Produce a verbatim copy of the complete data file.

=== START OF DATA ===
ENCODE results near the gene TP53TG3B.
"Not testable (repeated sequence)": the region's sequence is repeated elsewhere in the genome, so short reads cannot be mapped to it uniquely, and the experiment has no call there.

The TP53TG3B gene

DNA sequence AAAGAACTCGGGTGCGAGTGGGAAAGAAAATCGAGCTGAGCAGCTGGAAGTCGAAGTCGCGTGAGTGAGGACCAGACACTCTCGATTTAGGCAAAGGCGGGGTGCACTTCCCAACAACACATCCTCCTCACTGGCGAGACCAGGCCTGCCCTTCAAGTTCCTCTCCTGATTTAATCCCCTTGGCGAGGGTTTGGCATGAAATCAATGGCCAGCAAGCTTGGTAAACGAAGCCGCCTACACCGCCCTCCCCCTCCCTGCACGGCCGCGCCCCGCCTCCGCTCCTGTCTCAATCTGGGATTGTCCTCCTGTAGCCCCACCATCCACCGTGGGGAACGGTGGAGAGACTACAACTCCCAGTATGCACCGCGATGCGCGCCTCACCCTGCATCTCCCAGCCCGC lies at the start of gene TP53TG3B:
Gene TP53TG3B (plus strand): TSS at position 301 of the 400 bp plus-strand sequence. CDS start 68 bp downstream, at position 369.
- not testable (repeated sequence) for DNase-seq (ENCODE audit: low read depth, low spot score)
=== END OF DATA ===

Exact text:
ENCODE results near the gene TP53TG3B.
"Not testable (repeated sequence)": the region's sequence is repeated elsewhere in the genome, so short reads cannot be mapped to it uniquely, and the experiment has no call there.

The TP53TG3B gene

DNA sequence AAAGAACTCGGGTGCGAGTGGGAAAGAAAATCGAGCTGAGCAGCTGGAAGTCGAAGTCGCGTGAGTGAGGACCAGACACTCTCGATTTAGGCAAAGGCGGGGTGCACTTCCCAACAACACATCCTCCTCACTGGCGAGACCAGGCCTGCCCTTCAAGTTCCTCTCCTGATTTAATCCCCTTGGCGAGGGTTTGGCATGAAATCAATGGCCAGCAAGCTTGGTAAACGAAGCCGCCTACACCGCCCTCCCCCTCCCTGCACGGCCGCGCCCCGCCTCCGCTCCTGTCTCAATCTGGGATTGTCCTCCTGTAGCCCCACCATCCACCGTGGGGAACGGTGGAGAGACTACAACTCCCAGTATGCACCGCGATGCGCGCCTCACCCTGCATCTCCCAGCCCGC lies at the start of gene TP53TG3B:
Gene TP53TG3B (plus strand): TSS at position 301 of the 400 bp plus-strand sequence. CDS start 68 bp downstream, at position 369.
- not testable (repeated sequence) for DNase-seq (ENCODE audit: low read depth, low spot score)